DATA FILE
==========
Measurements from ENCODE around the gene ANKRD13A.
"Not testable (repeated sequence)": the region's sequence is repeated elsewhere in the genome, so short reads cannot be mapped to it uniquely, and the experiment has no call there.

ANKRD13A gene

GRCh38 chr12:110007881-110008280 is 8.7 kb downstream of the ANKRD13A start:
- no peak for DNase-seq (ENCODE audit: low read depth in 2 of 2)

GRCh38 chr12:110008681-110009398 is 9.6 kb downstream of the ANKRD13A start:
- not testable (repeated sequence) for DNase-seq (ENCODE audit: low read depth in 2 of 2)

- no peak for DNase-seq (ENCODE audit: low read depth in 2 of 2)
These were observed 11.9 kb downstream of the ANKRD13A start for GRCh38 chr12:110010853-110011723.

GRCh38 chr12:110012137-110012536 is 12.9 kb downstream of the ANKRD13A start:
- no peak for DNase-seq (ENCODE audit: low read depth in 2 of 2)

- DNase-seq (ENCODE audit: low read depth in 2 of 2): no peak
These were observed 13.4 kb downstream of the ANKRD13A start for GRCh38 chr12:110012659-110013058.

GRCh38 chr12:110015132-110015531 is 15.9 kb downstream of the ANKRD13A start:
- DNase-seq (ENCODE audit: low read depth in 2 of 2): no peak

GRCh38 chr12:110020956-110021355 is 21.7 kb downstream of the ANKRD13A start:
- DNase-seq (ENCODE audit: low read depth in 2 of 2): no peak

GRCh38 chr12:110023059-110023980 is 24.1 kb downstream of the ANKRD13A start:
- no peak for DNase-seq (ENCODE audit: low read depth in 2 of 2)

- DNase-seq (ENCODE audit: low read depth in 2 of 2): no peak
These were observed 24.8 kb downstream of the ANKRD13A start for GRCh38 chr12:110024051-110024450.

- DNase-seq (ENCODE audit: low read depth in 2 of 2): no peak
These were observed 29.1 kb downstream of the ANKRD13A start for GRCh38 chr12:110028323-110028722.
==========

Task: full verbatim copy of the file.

Measurements from ENCODE around the gene ANKRD13A.
"Not testable (repeated sequence)": the region's sequence is repeated elsewhere in the genome, so short reads cannot be mapped to it uniquely, and the experiment has no call there.

ANKRD13A gene

GRCh38 chr12:110007881-110008280 is 8.7 kb downstream of the ANKRD13A start:
- no peak for DNase-seq (ENCODE audit: low read depth in 2 of 2)

GRCh38 chr12:110008681-110009398 is 9.6 kb downstream of the ANKRD13A start:
- not testable (repeated sequence) for DNase-seq (ENCODE audit: low read depth in 2 of 2)

- no peak for DNase-seq (ENCODE audit: low read depth in 2 of 2)
These were observed 11.9 kb downstream of the ANKRD13A start for GRCh38 chr12:110010853-110011723.

GRCh38 chr12:110012137-110012536 is 12.9 kb downstream of the ANKRD13A start:
- no peak for DNase-seq (ENCODE audit: low read depth in 2 of 2)

- DNase-seq (ENCODE audit: low read depth in 2 of 2): no peak
These were observed 13.4 kb downstream of the ANKRD13A start for GRCh38 chr12:110012659-110013058.

GRCh38 chr12:110015132-110015531 is 15.9 kb downstream of the ANKRD13A start:
- DNase-seq (ENCODE audit: low read depth in 2 of 2): no peak

GRCh38 chr12:110020956-110021355 is 21.7 kb downstream of the ANKRD13A start:
- DNase-seq (ENCODE audit: low read depth in 2 of 2): no peak

GRCh38 chr12:110023059-110023980 is 24.1 kb downstream of the ANKRD13A start:
- no peak for DNase-seq (ENCODE audit: low read depth in 2 of 2)

- DNase-seq (ENCODE audit: low read depth in 2 of 2): no peak
These were observed 24.8 kb downstream of the ANKRD13A start for GRCh38 chr12:110024051-110024450.

- DNase-seq (ENCODE audit: low read depth in 2 of 2): no peak
These were observed 29.1 kb downstream of the ANKRD13A start for GRCh38 chr12:110028323-110028722.